Biologically-Inspired Collaborative Computing: IFIP 20th World Computer Congress, Second IFIP TC 10 International Conference on Biologically-Inspired Collaborative Computing, September 8-9, 2008, Milano, Italy

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Springer Science & Business Media, 1979 - Computers - 137 pages
“Look deep into nature and you will understand everything better.” advised Albert Einstein. In recent years, the research communities in Computer Science, Engineering, and other disciplines have taken this message to heart, and a relatively new field of “biologically-inspired computing” has been born. Inspiration is being drawn from nature, from the behaviors of colonies of ants, of swarms of bees and even the human body. This new paradigm in computing takes many simple autonomous objects or agents and lets them jointly perform a complex task, without having the need for centralized control. In this paradigm, these simple objects interact locally with their environment using simple rules. Applications include optimization algorithms, communications networks, scheduling and decision making, supply-chain management, and robotics, to name just a few. There are many disciplines involved in making such systems work: from artificial intelligence to energy aware systems. Often these disciplines have their own field of focus, have their own conferences, or only deal with specialized s- problems (e.g. swarm intelligence, biologically inspired computation, sensor networks). The Second IFIP Conference on Biologically-Inspired Collaborative Computing aims to bridge this separation of the scientific community and bring together researchers in the fields of Organic Computing, Autonomic Computing, Self-Organizing Systems, Pervasive Computing and related areas. We are very pleased to have two very important keynote presentations: Swarm Robotics: The Coordination of Robots via Swarm Intelligence Principles by Marco Dorigo (Université Libre de Bruxelles, Belgium), of which an abstract is included in this volume.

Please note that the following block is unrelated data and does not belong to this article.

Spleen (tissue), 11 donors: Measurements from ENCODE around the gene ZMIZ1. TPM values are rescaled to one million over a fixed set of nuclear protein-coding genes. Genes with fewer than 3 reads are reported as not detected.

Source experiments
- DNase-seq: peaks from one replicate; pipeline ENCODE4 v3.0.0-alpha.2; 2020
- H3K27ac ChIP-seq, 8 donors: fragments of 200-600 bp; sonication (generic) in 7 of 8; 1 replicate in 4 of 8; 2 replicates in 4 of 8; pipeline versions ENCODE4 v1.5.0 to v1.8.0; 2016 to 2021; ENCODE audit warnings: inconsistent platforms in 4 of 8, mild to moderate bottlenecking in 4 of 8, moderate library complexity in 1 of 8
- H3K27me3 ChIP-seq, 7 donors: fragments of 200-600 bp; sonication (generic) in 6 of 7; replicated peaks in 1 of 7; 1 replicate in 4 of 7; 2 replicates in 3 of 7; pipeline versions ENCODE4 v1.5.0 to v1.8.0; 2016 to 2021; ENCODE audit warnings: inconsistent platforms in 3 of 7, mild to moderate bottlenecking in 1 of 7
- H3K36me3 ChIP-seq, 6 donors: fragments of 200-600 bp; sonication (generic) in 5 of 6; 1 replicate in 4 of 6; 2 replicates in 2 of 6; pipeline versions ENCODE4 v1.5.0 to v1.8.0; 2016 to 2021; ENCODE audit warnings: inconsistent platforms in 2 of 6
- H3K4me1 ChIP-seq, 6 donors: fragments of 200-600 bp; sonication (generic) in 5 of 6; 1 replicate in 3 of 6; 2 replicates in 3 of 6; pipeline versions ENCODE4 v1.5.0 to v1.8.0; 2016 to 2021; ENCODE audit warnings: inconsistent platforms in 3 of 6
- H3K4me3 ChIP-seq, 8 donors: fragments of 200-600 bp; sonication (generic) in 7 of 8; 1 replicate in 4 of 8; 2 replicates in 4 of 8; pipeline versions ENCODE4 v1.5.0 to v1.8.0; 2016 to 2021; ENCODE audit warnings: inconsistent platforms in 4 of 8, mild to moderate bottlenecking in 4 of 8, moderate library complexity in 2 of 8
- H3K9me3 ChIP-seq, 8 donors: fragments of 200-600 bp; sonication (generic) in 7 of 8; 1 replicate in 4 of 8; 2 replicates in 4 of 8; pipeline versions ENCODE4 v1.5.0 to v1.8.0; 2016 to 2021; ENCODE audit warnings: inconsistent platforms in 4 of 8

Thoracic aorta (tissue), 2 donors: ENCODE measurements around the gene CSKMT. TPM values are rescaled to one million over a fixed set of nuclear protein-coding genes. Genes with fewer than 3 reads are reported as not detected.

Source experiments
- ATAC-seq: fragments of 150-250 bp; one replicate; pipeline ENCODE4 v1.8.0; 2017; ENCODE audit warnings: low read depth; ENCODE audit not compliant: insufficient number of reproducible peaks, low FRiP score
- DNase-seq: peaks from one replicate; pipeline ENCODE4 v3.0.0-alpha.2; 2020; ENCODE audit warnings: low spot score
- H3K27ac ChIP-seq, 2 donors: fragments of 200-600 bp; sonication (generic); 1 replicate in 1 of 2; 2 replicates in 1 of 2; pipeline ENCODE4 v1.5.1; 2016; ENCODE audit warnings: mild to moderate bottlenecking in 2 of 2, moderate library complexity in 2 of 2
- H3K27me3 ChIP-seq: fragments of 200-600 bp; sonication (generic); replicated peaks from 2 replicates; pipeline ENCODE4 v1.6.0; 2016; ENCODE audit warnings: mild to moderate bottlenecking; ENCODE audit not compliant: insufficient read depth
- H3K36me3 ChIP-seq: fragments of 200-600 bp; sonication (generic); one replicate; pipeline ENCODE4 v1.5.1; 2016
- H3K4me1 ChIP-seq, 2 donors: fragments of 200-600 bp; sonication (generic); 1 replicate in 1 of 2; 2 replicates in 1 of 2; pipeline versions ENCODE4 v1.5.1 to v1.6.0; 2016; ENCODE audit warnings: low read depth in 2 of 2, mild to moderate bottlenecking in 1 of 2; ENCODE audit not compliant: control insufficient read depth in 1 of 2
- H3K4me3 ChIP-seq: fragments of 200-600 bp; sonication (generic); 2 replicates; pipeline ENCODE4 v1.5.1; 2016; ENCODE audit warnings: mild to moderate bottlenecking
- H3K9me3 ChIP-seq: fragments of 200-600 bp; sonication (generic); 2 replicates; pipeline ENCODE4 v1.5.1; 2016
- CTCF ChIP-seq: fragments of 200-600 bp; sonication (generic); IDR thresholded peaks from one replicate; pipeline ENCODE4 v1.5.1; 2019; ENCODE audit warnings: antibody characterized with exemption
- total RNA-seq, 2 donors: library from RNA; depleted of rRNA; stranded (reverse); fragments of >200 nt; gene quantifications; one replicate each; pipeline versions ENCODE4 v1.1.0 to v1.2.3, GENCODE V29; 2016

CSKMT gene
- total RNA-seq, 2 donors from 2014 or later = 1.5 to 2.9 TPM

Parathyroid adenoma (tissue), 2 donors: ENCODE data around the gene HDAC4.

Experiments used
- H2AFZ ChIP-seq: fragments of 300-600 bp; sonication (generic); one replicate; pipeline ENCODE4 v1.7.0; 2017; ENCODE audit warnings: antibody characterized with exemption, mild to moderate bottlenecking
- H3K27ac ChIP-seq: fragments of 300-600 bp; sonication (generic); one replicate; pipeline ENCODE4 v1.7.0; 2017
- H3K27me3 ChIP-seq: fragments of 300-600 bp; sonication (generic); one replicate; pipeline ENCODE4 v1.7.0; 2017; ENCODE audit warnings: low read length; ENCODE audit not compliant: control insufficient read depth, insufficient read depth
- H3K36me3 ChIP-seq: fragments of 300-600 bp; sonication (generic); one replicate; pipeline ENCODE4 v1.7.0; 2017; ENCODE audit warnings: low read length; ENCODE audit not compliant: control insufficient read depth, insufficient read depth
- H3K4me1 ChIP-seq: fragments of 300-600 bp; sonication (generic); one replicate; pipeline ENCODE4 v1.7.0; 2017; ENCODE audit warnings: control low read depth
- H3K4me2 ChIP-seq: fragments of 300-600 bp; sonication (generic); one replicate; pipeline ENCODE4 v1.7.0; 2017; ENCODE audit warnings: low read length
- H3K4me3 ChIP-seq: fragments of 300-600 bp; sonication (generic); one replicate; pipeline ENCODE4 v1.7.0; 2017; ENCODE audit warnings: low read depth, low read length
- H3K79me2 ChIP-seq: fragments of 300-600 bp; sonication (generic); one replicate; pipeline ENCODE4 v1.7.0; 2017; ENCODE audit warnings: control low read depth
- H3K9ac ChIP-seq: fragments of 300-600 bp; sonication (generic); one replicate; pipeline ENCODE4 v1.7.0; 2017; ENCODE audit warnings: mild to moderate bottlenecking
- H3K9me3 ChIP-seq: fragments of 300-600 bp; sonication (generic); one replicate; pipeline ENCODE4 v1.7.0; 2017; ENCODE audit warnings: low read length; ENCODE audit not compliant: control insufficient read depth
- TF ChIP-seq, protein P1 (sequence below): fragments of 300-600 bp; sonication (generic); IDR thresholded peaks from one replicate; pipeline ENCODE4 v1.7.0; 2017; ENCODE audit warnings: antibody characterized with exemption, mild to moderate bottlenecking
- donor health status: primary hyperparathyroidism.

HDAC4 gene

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Contents

unocomputing and BiologicalInspiration
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n Organic Computing Approach to Sustained
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nage Segmentation by a Network of Cortical Macrocolumns with
183
ollaboration
196
in Robust Evolution of Digital Hardware
213
boration
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or Index
245
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